Coal explorations licences across the Latrobe Valley and South Gippsland have been cancelled to the great reception of local opposition.
Mantle Mining has announced it will no longer pursue licence renewals for six coal exploration licences in the region.
The licences covered a vast area of the Latrobe Valley and South Gippsland, including the surrounds of Mirboo North, Thorpdale, Narracan, Boolarra, Trafalgar East, Coalville, Hernes Oak, Traralgon and Callignee.
Mantle Mining executive director Rick Valenta said licences were relinquished about a month and a half ago with the company now focussing on gold.
Mr Valenta clarified the decision was not due to community opposition or the State Government’s commitment in September to put a permanent ban on all unconventional gas mining and fracking.
“The decision wasn’t affected by external factors,” he said.
“The main external factor was there is very little investment interest in brown coal and we couldn’t really see a lot of potential going forward. However, higher quality coal has enjoyed a bit of resurgence in the last little while.”
Mirboo North coal and CSG campaigners were “ecstatic” about the news after campaigning against the new green field coal mining for the past five years.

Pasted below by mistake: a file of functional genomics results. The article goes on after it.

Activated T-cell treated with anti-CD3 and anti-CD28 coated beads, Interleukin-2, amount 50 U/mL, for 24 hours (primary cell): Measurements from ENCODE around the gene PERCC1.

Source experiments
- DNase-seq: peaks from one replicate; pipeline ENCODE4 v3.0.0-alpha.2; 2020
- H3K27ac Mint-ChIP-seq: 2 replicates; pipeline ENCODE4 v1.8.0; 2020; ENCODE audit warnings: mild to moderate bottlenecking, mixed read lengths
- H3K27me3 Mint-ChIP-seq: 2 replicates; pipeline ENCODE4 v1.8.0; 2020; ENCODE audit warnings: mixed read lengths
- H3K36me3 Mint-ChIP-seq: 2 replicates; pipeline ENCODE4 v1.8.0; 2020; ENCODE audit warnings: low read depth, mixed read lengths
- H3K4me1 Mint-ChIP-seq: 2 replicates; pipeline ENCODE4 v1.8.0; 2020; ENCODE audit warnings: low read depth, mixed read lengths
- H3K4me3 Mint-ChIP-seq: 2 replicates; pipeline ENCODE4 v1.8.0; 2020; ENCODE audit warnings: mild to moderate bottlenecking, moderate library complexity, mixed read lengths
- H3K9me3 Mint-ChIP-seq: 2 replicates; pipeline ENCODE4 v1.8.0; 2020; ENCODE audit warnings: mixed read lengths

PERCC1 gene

The community organisation led a campaign against new coal projects in the region by conducting a door-to-door survey in 2014 that asked residents to declare the area coal and gas-field free.
The survey received more than 96 per cent in the affirmative.
Three affected councils, including Baw Baw, Latrobe City and South Gippsland, also opposed the mining company proposals.
“Our communities have proved time and time again that our farming enterprises, tourism and all their ‘spin off’ industries outweigh a potential coal industry in our region,” Coal and CSG Free Mirboo North spokeswoman Marg Thomas said.
“We have protected our way of life and vibrant businesses from a polluting industry that has little benefit for our communities.”
Friends of the Earth community campaigner Ursula Alquier said the potential for water contamination, destruction of prime agricultural farmland and the human health impacts weighed heavily on many.
“There was no social licence or need for new coal mining in this area and it’s fantastic that this area no longer has to fight these mining interests,” Ms Alquier said.
“Agriculture and tourism will also benefit from this certainty so it’s a win for everyone.”
South Gippsland beef farmer Fergus O’Connor said having no further coal licences hanging over their heads gave great certainty to move forward with his farming operation.
“Agriculture is the backbone of our local economy and communities like ours should not have to constantly compete with pie in the sky mining proposals,” Mr O’Connor said.
“We really feel like Christmas has come early and we can now look forward to a coal and gas field free future.”